Note: This is part 5 of a 5-part introduction to financial independence and understanding. Make sure to read the whole series to really grasp what Money Tofu is all about!
If you’ve read about the 3 reasons to achieve financial independence as well as why trying to do so is not worth it, you may have decided either to pursue FI or not. I’m here to tell you that regardless of whether you decided that FI is your goal, you will still benefit from having a high level of financial understanding (which Money Tofu will hopefully help you with).
For those seeking FI, financial understanding is extremely important so you can build a realistic plan that will take the money you earn, save through smart investing to generate even more money, and spend less on wasteful things that distract you from the end goal.
For those not seeking FI, financial understanding is equally important so you can maximize the the worth of the money you earn, save enough to not have to worry about emergencies, and spend on all the right things that truly bring value to your life.
It’s about maximizing what your money gets you
Having a goal like FI helps you to focus your money management strategies for that purpose, giving you a heuristic with which to make decisions. Does spending this money now bring me closer to FI? If so, proceed. If not, re-consider whether it is worth delaying the ultimate goal.
The same type of thought process can be used without FI as the goal. However, you need another goal in this case: the goal of maximizing the value of your money.
Money, or at least the concept of a currency that you can trade for goods and services, is finite. Nobody has an infinite amount of money (and if the government were to start printing money haphazardly just to increase the supply, its worth would disappear, making it useless).
It is precisely the fact that money is a scarce resource that we need to think about how best to spend it. Well, that’s obvious, you might think. And you would be right, but many times, we don’t think carefully about spending money on impulse, leading to poor use of the money we do have.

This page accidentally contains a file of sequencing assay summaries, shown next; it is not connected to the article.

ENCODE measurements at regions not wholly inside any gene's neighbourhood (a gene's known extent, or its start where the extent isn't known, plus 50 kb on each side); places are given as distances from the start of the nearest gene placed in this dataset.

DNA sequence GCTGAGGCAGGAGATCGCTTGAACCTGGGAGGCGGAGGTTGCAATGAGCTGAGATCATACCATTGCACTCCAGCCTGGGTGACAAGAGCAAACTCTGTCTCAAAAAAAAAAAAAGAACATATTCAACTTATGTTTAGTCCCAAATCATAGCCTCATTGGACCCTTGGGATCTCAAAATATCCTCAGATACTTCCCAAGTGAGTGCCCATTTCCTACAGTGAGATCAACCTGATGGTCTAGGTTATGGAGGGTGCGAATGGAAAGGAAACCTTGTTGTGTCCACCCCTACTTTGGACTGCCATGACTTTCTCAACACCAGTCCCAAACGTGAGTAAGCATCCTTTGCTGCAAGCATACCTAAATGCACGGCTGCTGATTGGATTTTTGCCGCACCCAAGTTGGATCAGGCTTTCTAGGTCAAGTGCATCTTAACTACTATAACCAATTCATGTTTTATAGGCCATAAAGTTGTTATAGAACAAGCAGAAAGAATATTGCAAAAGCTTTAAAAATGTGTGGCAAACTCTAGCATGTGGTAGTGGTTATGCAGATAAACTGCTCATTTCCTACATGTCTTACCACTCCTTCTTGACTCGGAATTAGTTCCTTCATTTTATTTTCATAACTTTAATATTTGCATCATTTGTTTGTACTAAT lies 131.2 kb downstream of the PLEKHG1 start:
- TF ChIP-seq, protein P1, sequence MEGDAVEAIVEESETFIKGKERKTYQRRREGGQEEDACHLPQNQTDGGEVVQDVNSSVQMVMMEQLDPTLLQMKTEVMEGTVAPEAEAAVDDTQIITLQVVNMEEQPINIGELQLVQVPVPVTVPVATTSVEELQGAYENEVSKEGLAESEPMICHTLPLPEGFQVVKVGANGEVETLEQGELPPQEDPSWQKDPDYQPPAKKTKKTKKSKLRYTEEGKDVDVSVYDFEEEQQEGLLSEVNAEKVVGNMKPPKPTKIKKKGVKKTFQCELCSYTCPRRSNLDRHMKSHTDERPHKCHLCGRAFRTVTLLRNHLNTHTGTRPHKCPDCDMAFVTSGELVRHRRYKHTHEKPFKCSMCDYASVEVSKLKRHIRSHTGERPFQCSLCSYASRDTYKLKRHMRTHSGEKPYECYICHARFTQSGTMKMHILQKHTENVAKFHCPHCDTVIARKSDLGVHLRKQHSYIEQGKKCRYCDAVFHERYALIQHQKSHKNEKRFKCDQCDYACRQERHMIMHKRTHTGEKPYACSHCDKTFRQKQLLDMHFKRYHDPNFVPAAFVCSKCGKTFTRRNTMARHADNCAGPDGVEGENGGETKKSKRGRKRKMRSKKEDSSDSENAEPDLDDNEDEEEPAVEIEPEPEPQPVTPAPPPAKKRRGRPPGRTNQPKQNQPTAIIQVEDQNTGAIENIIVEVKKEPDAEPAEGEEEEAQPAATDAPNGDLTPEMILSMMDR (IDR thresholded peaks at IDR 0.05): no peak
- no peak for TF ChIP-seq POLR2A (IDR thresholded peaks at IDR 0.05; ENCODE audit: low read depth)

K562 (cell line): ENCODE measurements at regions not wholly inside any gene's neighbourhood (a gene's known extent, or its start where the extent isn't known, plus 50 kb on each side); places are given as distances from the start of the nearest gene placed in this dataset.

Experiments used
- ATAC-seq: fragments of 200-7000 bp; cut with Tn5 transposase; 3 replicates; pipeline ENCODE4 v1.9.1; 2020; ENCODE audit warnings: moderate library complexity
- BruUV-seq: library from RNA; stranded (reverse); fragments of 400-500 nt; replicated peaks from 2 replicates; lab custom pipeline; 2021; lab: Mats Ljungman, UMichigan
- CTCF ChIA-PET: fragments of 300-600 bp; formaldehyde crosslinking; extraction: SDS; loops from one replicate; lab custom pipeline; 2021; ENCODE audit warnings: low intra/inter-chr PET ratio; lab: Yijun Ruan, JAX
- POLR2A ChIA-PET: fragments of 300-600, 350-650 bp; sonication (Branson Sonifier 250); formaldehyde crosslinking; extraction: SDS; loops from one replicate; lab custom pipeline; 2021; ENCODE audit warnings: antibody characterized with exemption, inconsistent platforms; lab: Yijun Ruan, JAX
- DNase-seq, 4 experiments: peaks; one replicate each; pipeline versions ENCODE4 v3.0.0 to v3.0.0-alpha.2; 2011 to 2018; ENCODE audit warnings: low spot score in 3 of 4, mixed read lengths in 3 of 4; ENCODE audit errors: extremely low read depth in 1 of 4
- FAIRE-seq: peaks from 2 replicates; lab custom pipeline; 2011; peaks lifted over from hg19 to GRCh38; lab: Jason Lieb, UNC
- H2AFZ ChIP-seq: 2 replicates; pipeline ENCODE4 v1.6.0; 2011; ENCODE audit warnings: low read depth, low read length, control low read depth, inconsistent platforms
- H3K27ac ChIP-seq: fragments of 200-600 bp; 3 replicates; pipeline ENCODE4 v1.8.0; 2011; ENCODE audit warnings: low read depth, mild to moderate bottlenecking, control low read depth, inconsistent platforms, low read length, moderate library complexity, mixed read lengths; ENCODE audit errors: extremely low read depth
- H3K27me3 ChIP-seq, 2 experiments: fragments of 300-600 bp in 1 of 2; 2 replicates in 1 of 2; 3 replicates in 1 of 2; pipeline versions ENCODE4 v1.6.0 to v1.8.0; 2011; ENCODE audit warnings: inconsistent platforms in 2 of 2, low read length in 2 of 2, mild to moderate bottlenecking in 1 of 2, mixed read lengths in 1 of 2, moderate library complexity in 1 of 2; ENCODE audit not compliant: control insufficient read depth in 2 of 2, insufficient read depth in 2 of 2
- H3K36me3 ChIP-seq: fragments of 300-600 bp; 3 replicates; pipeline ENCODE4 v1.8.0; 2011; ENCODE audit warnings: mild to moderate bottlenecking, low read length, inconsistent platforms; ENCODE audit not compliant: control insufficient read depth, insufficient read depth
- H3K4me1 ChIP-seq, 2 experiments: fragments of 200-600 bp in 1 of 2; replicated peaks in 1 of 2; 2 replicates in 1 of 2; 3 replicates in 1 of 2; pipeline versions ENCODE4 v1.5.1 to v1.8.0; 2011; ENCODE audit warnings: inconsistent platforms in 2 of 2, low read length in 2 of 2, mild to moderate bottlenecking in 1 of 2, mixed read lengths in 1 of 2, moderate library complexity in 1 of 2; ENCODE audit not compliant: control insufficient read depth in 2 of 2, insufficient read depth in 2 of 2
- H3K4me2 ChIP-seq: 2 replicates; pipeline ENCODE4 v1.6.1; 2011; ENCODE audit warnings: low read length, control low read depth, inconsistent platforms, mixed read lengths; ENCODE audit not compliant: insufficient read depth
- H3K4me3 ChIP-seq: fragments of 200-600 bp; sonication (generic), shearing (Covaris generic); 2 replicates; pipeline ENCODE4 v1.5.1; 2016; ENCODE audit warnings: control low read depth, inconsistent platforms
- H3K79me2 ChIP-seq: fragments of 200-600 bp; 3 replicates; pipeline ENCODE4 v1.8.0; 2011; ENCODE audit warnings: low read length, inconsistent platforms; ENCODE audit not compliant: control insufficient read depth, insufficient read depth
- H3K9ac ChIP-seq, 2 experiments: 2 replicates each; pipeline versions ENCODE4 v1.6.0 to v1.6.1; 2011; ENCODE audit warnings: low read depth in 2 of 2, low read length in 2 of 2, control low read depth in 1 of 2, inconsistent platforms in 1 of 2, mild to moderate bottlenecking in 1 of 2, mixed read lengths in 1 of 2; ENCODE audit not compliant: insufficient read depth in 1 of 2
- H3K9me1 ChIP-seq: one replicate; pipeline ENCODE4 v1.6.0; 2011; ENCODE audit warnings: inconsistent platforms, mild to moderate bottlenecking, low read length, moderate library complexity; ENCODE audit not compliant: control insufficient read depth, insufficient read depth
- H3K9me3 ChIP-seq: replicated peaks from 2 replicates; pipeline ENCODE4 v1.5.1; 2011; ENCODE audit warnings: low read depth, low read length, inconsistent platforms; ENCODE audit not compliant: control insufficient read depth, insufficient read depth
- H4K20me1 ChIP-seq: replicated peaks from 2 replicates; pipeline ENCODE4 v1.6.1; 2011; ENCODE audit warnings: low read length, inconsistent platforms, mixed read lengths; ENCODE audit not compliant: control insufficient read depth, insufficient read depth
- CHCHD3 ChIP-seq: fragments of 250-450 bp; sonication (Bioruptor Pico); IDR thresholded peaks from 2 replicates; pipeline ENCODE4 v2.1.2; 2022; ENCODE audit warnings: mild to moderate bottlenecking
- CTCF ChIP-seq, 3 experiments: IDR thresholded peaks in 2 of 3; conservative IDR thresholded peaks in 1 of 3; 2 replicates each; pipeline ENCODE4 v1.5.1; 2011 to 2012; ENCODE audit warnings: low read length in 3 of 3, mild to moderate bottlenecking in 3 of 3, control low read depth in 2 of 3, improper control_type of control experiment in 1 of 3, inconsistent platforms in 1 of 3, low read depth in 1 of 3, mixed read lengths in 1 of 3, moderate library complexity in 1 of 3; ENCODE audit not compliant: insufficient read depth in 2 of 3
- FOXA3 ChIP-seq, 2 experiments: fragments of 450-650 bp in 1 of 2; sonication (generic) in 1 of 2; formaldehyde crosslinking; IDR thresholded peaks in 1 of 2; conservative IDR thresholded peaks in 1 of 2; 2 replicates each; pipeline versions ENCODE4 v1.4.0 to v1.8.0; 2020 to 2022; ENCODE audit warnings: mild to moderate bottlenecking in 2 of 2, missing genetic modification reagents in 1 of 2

Suppose you had $100 and there were 2 items you could spend it on:
- Item 1 costs $20 and gives you 10 happiness.
- Item 2 costs $25 and gives you 20 happiness.
How would you spend your money? A rational person would try to maximize happiness per dollar spent. For that $100, if they purchased 5 quantity of item 1, they would gain 50 happiness. If they purchased 4 quantity of item 2, they would gain 80 happiness. Clearly item 2 is the better buy!
But of course, if we buy item 2, that means we have spent that money and cannot use it for item 1. Since item 2 results in more happiness per dollar spent, it’s a good trade off, but a trade off nonetheless.
This extremely simplistic example illustrates that if we think about the resulting value that spending money gives us, we can maximize the value of what we spend.
Needs vs. Wants vs. Alternatives
How can we look at our spending patterns and look at the end result that they provide us to effectively maximize our money’s value? Consider the following somewhat simplistic scenarios.
Scenario 1 – Necessity: You have run out of toilet paper and need to buy more. You visit the store and find 2 packs of toilet paper for sale that are identical in brand, quality, and quantity. They are literally the same items, but item A is listed at $10 and item B at $20. Which item do you buy?
Scenario 2 – Coffee: On the way to work, you like to get a cup of coffee from a chain coffee store. It just so happens that two of the same stores opened next to each other on the same street. One of them is having a sale, offering your favorite coffee for $2 while the other store offers the same cup for $4. Which store do you go to?
Scenario 3 – Commute: You drive to work and pass through a toll bridge everyday that charges $3 each time you cross it, making for a 30 minute commute. Recently, an alternative toll road opened up that will take 5-10 minutes longer each way, but it only charges $2. Which route do you take for your commute?
The scenarios above outline 3 different problems and thought processes you should have.